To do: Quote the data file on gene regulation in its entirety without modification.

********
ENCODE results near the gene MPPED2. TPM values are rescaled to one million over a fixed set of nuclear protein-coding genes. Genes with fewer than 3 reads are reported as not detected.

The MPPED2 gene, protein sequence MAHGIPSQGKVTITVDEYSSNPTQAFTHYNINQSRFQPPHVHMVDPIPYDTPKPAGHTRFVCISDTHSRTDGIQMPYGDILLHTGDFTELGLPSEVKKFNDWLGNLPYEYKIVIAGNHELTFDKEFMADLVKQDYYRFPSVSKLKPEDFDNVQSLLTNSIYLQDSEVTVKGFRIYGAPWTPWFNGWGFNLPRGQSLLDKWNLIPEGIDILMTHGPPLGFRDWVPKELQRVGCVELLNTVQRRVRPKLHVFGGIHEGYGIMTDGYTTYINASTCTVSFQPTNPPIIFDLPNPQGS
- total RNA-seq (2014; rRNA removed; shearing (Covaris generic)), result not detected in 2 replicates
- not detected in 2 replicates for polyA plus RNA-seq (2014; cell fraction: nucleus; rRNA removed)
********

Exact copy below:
ENCODE results near the gene MPPED2. TPM values are rescaled to one million over a fixed set of nuclear protein-coding genes. Genes with fewer than 3 reads are reported as not detected.

The MPPED2 gene, protein sequence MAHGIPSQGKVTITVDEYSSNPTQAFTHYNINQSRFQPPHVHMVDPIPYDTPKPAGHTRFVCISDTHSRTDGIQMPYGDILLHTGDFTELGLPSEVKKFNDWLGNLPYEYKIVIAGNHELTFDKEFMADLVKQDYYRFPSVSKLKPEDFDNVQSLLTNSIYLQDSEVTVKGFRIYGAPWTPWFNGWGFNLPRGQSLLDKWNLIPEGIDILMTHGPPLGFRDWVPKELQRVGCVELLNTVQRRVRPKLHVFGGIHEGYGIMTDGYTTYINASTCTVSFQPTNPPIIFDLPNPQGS
- total RNA-seq (2014; rRNA removed; shearing (Covaris generic)), result not detected in 2 replicates
- not detected in 2 replicates for polyA plus RNA-seq (2014; cell fraction: nucleus; rRNA removed)